The fourth annual Philly Tech Week wrapped up this past weekend and in my opinion it was the best yet. Why do I say this? Because I was exhausted by the end of it. Here's a recap of the events that I was able to make it out to but there are many more that I missed.
Saturday: With the weather finally semi-decent, I biked north to ImpactHUB for this year's Redsnake Philly, a throwdown of Python vs. Ruby presentations. Not really, it wasn't combative, but there were plenty of fresh ideas on how Python and Ruby can be used to build systems faster and smarter. I particularly enjoyed Chris Conley's exploration of the game of Hangman and how to optimize for information gain to win the game quicker on average. There's some code in his GitHub repo worth checking out. The most intriguing talk was by Stefan Natchev on Lapis, a web framework baked into Nginx written in Lua/MoonScript.
Last year's pong on the Cira Centre was amazing but Tetris took it to the next level. The video can't really convey how awesome this was. I hung out for a bit near the table where the person playing the game was and in true Philly fashion people were cheering on when rows where removed and booing when the person went into a tailspin and the pieces started to pile up to the top and the end of the game was imminent. The event overall was way bigger than last year with tons of video game consoles for people to play, DDR Connect Four, food trucks and great live 8-bit music from bands like Cheap Dinosaurs. Super fun event to cap off a great day.
Tuesday: It was tough to decide what to do go to Tuesday night but I ended up at Code For Philly which is a weekly hack night at Devnuts in Northern Liberties because I planned on starting a project that I'll be writing about here soon. CfP has always been a fun time but recently has been on the next level: there's a constant stream of new people getting involved and tons of projects popping up. At this instance there were some high school kids that wanted to start a coding club at their school. Their dad explained during intros that there's a lot of potential for teenagers to learn new skills for the future. I couldn't agree more that it can be a really positive place.
Wednesday: This evening I was on a panel at the Enterprise Center aptly named Bytes and Mortar that aimed to bridge the divide between Philly business, local governments data and the technology community. My colleagues and I briefly went over the APIs and bulk downloads of property, crime and geospatial data that are available for almost any use by the general public and then opened up the floor to questions. And there were a lot of good ones!
When that ended I rushed seven blocks east to catch the end of the yearly Node Philly event during #ptw with some awesome refreshments:
Node Philly offering cans of PBR couldn't possibly make more sense. #ptw14— Dave Walk (@ddw17) April 9, 2014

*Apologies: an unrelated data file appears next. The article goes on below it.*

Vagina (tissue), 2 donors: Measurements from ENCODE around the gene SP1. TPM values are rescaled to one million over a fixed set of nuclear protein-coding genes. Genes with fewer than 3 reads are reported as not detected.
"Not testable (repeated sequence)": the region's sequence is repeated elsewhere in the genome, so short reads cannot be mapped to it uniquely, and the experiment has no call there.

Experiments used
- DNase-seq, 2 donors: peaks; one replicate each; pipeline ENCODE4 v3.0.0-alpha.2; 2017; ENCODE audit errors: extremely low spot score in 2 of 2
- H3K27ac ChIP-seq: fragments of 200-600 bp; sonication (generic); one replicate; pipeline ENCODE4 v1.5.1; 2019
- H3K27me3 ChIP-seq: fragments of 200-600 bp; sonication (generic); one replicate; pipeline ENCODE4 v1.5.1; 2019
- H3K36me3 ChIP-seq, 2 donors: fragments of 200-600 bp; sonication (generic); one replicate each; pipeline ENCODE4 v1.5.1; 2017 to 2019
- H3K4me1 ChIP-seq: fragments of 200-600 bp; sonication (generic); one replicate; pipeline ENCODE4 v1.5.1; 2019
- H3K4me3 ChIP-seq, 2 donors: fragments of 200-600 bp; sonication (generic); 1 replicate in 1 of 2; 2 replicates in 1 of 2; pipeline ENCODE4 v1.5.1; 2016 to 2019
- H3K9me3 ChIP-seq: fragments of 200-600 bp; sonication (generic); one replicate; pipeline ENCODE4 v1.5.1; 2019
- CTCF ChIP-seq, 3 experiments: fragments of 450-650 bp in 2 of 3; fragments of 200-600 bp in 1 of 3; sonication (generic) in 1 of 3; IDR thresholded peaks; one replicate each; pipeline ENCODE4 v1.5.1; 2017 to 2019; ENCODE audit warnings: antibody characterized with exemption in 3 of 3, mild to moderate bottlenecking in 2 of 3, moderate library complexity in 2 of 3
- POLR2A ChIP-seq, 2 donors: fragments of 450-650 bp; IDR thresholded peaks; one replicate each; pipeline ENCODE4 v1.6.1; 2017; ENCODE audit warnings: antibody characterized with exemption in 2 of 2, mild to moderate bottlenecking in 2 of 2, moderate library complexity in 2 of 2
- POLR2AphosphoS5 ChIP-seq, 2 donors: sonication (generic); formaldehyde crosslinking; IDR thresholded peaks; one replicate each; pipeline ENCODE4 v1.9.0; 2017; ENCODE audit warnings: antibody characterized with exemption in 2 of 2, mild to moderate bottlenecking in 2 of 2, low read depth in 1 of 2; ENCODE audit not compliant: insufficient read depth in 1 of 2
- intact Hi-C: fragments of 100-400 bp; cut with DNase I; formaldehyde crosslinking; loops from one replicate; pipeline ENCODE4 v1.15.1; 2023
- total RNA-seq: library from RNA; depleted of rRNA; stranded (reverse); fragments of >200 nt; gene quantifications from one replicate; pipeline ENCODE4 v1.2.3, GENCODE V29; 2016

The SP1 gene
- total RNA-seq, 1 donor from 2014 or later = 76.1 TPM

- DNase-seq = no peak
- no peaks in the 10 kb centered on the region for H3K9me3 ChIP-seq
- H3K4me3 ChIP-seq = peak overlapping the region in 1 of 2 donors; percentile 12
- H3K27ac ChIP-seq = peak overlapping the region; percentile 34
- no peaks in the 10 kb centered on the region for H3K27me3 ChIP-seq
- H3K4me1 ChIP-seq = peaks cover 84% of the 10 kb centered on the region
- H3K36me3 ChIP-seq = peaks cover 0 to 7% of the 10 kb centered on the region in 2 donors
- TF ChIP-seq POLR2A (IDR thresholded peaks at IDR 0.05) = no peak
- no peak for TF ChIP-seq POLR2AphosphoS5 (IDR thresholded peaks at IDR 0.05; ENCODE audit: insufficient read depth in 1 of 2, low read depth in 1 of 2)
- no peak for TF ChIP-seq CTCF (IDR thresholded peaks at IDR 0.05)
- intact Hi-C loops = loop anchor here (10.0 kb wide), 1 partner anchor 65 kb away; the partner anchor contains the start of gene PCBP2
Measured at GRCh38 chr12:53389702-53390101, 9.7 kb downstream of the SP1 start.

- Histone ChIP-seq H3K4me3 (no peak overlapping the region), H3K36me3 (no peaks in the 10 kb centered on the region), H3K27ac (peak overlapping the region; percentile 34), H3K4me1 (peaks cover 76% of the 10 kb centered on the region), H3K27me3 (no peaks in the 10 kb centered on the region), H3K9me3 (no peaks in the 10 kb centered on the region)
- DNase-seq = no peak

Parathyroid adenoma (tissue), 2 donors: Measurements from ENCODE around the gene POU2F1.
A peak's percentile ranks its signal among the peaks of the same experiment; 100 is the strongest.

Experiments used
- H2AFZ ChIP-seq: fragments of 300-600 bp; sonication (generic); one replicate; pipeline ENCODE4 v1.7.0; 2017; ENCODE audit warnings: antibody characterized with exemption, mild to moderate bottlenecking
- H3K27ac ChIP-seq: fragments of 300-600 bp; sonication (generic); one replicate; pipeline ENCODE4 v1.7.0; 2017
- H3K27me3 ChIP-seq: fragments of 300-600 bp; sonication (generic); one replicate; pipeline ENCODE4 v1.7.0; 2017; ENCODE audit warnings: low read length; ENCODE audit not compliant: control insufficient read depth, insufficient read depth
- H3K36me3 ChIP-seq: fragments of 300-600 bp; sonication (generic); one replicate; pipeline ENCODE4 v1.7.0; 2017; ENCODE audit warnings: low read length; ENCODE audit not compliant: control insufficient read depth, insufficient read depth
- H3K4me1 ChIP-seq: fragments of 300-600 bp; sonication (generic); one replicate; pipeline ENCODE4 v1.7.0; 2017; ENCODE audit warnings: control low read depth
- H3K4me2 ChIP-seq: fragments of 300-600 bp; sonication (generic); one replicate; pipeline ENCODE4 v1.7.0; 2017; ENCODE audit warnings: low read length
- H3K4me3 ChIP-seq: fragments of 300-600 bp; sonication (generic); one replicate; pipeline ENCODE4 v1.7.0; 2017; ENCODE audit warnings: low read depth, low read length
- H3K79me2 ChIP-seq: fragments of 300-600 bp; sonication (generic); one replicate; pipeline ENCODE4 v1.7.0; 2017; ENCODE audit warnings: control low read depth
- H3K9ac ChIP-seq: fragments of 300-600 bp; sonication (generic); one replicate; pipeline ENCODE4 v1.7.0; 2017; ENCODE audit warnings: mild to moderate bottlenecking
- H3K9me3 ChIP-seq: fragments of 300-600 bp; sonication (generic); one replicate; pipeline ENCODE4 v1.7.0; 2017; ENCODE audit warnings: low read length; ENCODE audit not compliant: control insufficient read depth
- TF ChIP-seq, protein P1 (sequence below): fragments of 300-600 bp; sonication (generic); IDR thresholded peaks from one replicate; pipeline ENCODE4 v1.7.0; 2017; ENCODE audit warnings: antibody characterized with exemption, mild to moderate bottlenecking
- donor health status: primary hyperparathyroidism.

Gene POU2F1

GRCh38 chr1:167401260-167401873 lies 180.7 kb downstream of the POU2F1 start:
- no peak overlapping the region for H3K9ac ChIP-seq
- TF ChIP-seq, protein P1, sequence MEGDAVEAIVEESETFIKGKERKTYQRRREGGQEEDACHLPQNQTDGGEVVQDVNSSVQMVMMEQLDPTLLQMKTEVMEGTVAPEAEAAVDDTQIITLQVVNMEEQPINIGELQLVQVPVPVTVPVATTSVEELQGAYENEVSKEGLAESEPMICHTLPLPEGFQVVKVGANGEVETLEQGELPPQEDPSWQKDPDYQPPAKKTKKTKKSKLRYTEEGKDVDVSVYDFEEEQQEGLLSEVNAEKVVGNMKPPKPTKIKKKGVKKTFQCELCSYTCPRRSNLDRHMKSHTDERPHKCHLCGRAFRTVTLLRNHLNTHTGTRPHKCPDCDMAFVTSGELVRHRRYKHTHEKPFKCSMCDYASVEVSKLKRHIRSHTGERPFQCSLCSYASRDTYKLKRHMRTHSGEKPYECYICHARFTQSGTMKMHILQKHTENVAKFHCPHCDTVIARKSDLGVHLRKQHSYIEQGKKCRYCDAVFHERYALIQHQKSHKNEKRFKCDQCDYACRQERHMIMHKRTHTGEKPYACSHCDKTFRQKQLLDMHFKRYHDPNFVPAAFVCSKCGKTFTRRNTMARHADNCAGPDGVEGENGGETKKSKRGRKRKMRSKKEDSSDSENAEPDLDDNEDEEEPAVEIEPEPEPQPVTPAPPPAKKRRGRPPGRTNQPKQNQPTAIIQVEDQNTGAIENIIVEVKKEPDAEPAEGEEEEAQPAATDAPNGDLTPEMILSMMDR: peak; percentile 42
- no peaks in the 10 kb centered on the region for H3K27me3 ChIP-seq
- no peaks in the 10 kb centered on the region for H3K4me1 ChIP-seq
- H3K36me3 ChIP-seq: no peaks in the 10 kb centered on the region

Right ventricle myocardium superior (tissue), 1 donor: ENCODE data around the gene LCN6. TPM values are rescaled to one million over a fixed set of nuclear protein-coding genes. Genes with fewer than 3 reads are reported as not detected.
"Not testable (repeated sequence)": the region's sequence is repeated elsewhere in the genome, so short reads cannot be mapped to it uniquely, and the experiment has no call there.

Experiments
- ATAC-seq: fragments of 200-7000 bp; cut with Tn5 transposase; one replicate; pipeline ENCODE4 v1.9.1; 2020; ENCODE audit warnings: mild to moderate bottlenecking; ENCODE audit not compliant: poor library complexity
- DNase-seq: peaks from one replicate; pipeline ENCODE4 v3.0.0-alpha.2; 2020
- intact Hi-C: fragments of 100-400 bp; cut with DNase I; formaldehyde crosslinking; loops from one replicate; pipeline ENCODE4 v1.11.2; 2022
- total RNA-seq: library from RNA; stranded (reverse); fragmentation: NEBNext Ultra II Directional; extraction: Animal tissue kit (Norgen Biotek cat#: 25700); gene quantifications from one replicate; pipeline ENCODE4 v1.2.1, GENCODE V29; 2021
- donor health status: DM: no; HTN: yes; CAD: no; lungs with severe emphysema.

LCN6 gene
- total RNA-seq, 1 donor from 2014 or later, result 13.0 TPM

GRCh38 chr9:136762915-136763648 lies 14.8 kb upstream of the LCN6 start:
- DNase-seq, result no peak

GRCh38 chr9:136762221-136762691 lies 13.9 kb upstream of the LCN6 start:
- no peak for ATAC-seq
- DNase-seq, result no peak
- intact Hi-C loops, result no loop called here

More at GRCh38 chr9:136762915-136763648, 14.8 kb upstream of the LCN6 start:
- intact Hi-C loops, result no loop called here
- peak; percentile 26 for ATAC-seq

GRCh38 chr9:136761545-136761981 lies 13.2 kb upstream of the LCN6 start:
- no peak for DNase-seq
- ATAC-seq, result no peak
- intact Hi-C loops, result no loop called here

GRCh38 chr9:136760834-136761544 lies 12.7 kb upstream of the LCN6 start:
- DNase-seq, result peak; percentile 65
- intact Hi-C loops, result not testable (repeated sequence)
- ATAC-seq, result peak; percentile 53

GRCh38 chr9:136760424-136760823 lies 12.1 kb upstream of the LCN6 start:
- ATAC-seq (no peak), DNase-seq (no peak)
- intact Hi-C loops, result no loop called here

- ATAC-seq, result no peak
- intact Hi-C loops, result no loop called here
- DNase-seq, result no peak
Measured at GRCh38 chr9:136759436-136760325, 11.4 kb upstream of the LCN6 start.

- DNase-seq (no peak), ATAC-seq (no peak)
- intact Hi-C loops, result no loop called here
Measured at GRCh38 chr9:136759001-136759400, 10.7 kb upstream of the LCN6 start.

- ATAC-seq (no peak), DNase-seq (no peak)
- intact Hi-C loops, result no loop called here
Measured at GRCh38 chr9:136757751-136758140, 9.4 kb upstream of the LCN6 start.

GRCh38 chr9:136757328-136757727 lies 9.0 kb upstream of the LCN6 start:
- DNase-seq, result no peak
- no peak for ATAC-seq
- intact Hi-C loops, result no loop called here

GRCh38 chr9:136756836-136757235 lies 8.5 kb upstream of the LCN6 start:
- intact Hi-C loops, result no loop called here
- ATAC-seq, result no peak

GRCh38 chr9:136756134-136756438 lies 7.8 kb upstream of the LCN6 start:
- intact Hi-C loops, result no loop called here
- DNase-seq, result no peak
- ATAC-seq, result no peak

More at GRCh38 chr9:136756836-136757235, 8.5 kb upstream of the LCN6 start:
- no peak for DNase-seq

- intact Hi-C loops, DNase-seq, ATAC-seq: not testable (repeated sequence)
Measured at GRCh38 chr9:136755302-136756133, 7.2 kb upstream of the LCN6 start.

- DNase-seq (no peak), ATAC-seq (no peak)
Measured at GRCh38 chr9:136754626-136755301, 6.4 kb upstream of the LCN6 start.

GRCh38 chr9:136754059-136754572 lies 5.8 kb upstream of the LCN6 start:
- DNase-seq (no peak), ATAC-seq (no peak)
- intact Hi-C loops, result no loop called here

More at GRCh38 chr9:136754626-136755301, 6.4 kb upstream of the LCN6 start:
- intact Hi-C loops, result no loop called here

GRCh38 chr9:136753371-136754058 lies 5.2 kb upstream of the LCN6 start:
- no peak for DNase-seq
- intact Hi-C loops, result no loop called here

I was bummed that I couldn't catch it all but I managed to get to learn more about Node streams (which I should try to use more) and beyond Node v0.12.
Thursday: I woke up a bit earlier than I maybe would've liked to and took the BSL up to the Commit Pledge kickoff at Temple. Commit Pledge is a new initiative from Technical.ly, Jarvus, Temple's Urban Apps & Maps and the Knight Foundation to match up technology volunteers with non-profit organizations. I pledged 20 hours and you should pledge some time too.
There were some events that I wanted to go to after work but to be honest I was just too beat by this point. I had been biking all around the city + running around during work all week and just had to crash and get a good night of sleep.
Friday: Friday was probably the most fun day of all because finally North 3rd St. was proclaimed "N3RD ST." at the N3RD St. BBQ!
In case you didn't know about this already, there are some 30 tech companies along North 3rd St. from Market and Poplar (I could be slightly off with these details) that have affectionately called themselves "N3RD ST" for some time now. But last month it was made official by City Council and street signs like the one above are going up all along the intersections in that area. It's kind of a silly thing, but it's also a signal from City government that this area of Northern Liberties is a hub of technological innovation and new ideas.
Philly Tech Week ended with me, sort of fittingly, with a game of frisbee:
I think this is fitting because for a community of people that work and talk on Google Hangout, Twitter, GitHub and other screen interfaces, the week is a great time to get together and hangout. I feel really lucky to not only know a lot of these people that I respect, admire and share a lot of values and interests with, but even call some of them my friends. Until next year!Send a pull request for this post on GitHub.